directive, called RoHS.

-- Reuse and recycling of Xerox equipment and supplies in 2004 kept
142 million pounds of material from entering landfills -- the
approximate weight of 8,600 African elephants. Over the past 15 years,
this program has given new life to the equivalent of 2.5 million
copiers, printers and multifunction systems.

-- Ninety-six percent of returned parts ineligible for reuse were
successfully recycled by Xerox's worldwide equipment recovery and
recycle operations.

-- Xerox workplace injury rates are 54 percent lower than when the
company's Zero Injury program began in 1997, yet they fell short of
Xerox's goal of a 10 percent year-over-year reduction. The company has
launched a Lean Six Sigma project to identify strategies to reach its

Xerox is committed to the protection of the environment and the health
and safety of its employees, customers and neighbors. The company has
received major environmental awards worldwide, and it has pioneered
conservation and protective environmental policies well in advance of
governmental regulations. As part of its legacy as a leader in
corporate citizenship, Xerox recently joined the Business Roundtable's
new "S.E.E. Change" initiative, which calls for corporations to adopt
or strengthen business strategies that support sustainable growth.

The 11th annual Progress Report is available here.

NOTE TO EDITORS: For more information about Xerox and to receive its
RSS news feeds, visit www.xerox.com/news. XEROX(R), WorkCentre(R) and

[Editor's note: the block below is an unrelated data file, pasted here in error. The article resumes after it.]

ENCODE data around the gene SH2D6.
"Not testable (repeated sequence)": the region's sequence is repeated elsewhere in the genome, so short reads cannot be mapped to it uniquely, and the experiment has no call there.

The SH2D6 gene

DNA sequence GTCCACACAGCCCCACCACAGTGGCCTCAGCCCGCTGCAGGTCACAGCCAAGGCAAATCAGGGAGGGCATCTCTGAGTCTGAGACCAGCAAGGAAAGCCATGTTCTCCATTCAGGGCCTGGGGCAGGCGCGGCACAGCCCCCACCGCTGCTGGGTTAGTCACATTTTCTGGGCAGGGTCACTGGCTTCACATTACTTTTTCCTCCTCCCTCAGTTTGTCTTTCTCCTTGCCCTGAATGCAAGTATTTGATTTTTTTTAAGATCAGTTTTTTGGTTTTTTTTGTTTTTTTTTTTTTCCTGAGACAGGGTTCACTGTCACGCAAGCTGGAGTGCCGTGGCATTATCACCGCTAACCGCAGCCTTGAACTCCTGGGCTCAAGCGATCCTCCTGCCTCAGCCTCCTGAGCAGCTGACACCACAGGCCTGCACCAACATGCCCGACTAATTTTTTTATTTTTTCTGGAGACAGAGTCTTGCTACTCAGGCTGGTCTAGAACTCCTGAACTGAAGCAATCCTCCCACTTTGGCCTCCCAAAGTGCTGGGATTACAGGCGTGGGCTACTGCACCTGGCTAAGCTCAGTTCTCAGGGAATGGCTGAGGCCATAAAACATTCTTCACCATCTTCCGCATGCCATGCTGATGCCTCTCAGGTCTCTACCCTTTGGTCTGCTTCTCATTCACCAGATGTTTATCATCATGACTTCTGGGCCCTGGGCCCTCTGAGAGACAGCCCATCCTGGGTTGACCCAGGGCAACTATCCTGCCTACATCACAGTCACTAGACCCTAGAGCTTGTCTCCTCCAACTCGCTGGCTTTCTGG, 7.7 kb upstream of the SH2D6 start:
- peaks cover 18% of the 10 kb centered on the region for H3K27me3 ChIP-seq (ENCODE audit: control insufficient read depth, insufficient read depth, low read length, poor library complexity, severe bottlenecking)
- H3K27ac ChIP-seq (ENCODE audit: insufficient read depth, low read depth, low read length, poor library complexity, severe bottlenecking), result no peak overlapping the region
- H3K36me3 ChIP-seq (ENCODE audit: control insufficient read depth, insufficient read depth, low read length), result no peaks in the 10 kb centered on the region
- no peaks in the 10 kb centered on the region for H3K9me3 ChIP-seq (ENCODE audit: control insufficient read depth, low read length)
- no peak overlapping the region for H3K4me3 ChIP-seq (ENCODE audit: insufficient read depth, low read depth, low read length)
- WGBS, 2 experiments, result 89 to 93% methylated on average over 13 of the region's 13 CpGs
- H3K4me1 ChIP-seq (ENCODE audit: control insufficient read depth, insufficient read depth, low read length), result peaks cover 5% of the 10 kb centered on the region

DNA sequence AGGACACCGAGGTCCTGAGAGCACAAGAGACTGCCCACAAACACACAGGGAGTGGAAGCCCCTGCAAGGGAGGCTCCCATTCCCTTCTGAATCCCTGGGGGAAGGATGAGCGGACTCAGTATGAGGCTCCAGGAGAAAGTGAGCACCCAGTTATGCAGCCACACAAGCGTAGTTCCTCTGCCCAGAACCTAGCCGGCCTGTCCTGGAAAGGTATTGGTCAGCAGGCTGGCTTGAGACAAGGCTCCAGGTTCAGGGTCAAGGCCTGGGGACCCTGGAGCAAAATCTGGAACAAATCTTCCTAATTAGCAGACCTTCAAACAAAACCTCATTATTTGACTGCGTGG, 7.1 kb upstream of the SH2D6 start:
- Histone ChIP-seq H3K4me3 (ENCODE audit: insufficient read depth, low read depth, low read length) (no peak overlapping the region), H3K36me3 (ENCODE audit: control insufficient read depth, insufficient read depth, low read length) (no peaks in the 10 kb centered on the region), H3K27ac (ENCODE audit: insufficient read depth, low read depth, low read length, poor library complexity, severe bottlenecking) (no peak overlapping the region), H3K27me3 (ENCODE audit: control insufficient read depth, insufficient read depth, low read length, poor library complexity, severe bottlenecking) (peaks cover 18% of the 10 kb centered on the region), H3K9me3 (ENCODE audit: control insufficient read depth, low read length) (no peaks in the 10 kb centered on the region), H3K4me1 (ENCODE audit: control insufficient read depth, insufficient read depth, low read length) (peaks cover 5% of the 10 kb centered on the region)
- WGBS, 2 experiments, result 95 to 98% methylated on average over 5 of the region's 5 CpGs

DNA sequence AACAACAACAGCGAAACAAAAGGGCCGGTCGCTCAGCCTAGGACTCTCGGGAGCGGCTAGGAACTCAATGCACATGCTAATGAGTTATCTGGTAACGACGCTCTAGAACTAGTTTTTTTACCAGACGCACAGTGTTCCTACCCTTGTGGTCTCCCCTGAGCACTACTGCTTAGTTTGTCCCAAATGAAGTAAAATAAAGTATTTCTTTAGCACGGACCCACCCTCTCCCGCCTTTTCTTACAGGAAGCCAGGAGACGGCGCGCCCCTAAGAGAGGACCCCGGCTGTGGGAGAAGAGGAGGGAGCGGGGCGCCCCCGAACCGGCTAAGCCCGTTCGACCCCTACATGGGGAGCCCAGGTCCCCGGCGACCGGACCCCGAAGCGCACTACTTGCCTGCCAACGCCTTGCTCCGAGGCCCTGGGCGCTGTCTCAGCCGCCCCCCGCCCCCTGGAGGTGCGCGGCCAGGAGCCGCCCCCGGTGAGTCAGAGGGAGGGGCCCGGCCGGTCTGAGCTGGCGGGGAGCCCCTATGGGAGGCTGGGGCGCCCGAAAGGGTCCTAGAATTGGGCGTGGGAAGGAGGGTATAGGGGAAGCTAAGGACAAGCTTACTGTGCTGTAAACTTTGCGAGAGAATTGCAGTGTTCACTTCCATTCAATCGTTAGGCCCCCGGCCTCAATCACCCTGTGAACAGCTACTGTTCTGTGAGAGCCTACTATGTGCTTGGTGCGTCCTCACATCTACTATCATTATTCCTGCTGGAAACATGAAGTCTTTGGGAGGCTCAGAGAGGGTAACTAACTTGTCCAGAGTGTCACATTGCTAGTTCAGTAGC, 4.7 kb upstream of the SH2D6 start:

Xerox Nuvera(TM) are trademarks of XEROX CORPORATION. ENERGY STAR and
the ENERGY STAR mark are registered U.S. marks.


Xerox Corporation
Kara Choquette, 303-796-6420
Bill McKee, 585-423-4476

At A Glance

Xerox Corporation

Headquarters: Stamford, Conn.
Website: http://www.xerox.com
CEO: Anne Mulcahy
Employees: 58,100
Ticker: XRX (NYSE)
Revenues: $15.7 billion (2004)
Net Income: $859 million (2004)

Copyright Business Wire 2005

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  Rachel's Precaution Reporter offers news, views and practical
  examples of the Precautionary Principle, or Foresight Principle, in
  action. The Precautionary Principle is a modern way of making
  decisions, to minimize harm. Rachel's Precaution Reporter tries to
  answer such questions as, Why do we need the precautionary
  principle? Who is using precaution? Who is opposing precaution?

  We often include attacks on the precautionary principle because we  
  believe it is essential for advocates of precaution to know what
  their adversaries are saying, just as abolitionists in 1830 needed
  to know the arguments used by slaveholders.

  Rachel's Precaution Reporter is published as often as necessary to
  provide readers with up-to-date coverage of the subject.

  As you come across stories that illustrate the precautionary 
  principle -- or the need for the precautionary principle -- 
  please Email them to us at rpr@rachel.org.

  Peter Montague - peter@rachel.org
  Tim Montague   -   tim@rachel.org